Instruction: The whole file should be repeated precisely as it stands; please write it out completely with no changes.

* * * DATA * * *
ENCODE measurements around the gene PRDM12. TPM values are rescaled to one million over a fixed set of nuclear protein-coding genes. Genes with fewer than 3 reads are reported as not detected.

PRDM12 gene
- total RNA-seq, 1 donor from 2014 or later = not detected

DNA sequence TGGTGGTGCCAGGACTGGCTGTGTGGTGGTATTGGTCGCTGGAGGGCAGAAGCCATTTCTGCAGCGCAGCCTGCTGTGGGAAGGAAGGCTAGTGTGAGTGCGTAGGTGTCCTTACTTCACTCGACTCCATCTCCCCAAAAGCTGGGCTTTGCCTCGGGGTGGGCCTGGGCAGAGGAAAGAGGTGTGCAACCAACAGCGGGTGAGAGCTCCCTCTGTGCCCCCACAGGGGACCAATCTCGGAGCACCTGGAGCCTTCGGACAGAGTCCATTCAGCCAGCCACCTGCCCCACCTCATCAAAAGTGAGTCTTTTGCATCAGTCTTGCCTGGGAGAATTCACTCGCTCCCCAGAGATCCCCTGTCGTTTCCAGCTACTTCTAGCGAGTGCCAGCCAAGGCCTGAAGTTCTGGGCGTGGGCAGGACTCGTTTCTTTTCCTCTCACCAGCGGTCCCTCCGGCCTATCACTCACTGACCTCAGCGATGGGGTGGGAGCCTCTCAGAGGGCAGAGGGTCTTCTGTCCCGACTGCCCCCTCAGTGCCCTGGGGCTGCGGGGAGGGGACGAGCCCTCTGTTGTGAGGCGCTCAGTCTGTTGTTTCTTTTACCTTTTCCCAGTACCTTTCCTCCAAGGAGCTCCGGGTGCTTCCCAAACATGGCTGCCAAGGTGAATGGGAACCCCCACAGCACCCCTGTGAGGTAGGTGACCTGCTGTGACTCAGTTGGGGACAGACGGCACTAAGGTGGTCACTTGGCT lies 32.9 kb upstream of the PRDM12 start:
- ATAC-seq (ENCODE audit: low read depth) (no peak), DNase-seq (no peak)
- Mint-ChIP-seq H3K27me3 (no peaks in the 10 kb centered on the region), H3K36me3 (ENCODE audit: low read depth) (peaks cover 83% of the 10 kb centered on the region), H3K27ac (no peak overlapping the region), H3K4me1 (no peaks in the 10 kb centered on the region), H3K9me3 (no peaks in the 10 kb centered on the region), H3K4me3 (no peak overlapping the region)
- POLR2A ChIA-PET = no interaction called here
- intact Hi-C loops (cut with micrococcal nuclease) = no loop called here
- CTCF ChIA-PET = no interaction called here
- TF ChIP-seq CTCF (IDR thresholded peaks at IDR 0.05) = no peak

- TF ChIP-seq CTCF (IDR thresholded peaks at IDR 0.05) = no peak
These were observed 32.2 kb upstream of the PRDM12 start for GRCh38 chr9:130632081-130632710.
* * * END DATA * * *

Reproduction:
ENCODE measurements around the gene PRDM12. TPM values are rescaled to one million over a fixed set of nuclear protein-coding genes. Genes with fewer than 3 reads are reported as not detected.

PRDM12 gene
- total RNA-seq, 1 donor from 2014 or later = not detected

DNA sequence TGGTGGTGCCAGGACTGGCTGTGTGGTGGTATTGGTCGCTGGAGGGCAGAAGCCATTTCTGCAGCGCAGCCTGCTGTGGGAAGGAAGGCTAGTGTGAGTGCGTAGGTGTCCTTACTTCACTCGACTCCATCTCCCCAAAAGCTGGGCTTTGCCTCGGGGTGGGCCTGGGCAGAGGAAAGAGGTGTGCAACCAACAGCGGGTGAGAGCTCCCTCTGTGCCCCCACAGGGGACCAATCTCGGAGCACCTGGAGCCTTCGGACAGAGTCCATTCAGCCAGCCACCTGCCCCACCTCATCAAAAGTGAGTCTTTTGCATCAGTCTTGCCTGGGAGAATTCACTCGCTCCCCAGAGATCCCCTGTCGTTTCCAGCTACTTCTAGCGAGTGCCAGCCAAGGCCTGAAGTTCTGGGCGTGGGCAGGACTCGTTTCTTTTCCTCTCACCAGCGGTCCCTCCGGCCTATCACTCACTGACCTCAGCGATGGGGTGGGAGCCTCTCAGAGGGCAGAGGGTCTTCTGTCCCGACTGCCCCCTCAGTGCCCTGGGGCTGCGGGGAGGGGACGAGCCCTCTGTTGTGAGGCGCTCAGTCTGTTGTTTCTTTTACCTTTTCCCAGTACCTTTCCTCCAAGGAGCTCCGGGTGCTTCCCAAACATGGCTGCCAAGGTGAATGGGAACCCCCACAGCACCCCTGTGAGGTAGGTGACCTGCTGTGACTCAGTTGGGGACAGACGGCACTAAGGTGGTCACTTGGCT lies 32.9 kb upstream of the PRDM12 start:
- ATAC-seq (ENCODE audit: low read depth) (no peak), DNase-seq (no peak)
- Mint-ChIP-seq H3K27me3 (no peaks in the 10 kb centered on the region), H3K36me3 (ENCODE audit: low read depth) (peaks cover 83% of the 10 kb centered on the region), H3K27ac (no peak overlapping the region), H3K4me1 (no peaks in the 10 kb centered on the region), H3K9me3 (no peaks in the 10 kb centered on the region), H3K4me3 (no peak overlapping the region)
- POLR2A ChIA-PET = no interaction called here
- intact Hi-C loops (cut with micrococcal nuclease) = no loop called here
- CTCF ChIA-PET = no interaction called here
- TF ChIP-seq CTCF (IDR thresholded peaks at IDR 0.05) = no peak

- TF ChIP-seq CTCF (IDR thresholded peaks at IDR 0.05) = no peak
These were observed 32.2 kb upstream of the PRDM12 start for GRCh38 chr9:130632081-130632710.